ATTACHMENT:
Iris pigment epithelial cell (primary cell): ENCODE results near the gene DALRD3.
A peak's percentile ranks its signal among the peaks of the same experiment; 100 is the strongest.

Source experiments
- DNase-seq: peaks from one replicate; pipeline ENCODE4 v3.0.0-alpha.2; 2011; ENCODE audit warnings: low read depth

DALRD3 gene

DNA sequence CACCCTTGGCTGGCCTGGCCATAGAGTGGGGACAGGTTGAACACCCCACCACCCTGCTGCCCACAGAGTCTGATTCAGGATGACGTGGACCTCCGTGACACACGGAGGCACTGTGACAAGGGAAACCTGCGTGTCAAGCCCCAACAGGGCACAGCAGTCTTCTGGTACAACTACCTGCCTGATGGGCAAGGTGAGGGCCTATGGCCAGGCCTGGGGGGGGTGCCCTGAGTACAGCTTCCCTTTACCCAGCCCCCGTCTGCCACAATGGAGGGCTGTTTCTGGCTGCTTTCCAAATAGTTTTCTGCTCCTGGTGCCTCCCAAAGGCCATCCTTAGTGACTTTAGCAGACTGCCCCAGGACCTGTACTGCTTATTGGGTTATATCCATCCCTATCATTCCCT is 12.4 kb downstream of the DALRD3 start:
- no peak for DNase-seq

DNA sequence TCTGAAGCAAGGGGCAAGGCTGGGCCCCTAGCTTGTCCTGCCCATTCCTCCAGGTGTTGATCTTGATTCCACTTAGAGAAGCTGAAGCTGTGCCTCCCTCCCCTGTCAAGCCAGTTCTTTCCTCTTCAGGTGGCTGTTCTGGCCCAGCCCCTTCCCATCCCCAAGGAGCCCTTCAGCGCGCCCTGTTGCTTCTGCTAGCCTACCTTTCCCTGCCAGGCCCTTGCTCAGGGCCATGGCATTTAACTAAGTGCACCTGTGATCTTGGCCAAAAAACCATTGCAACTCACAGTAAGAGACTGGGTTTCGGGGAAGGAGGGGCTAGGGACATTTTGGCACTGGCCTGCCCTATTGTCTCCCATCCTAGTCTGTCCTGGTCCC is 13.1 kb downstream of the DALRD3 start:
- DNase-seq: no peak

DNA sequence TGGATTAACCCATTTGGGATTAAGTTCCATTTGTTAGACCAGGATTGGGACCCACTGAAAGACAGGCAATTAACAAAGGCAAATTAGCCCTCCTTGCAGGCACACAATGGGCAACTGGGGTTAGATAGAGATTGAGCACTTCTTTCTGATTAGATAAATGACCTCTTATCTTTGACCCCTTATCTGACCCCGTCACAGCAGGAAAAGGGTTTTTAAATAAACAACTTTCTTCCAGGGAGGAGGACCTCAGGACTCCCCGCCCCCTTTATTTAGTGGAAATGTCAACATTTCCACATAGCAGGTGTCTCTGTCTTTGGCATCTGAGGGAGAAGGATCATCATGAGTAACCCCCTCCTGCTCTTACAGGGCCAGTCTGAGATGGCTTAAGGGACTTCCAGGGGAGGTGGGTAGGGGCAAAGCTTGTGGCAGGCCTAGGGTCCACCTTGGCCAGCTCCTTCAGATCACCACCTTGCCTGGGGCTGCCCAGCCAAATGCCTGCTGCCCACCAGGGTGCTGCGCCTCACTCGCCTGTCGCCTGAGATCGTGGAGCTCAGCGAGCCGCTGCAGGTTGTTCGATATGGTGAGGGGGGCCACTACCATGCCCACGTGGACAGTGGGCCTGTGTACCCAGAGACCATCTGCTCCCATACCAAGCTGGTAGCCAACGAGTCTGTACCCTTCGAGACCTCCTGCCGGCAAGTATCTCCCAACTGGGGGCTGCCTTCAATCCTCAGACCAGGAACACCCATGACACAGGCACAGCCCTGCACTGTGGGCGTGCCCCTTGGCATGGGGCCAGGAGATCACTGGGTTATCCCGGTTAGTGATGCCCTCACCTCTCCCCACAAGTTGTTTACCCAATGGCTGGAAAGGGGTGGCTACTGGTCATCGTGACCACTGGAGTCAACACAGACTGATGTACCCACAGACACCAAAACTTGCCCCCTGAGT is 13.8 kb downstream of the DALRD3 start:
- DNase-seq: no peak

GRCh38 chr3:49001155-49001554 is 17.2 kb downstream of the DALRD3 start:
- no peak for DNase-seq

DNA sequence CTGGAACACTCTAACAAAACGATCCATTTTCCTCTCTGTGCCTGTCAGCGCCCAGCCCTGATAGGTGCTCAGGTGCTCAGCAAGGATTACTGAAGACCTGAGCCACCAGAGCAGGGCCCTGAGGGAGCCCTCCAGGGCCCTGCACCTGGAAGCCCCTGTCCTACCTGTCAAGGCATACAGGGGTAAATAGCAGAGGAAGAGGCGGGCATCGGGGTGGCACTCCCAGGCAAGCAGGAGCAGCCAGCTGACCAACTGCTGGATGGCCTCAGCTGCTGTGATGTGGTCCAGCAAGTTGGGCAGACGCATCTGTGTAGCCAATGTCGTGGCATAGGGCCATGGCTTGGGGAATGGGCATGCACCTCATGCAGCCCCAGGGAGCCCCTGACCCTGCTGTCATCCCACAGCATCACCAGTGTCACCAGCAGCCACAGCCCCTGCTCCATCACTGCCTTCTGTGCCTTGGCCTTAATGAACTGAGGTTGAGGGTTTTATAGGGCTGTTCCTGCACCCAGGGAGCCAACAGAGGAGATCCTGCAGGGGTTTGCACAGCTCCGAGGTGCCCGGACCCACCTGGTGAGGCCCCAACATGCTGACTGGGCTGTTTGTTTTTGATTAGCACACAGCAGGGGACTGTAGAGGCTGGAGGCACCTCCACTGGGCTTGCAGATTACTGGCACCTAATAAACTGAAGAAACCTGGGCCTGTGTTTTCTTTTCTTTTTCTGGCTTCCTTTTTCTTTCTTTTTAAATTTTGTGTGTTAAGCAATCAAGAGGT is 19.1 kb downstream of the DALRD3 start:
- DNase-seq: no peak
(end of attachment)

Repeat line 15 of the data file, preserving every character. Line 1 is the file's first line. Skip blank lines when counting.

- DNase-seq: no peak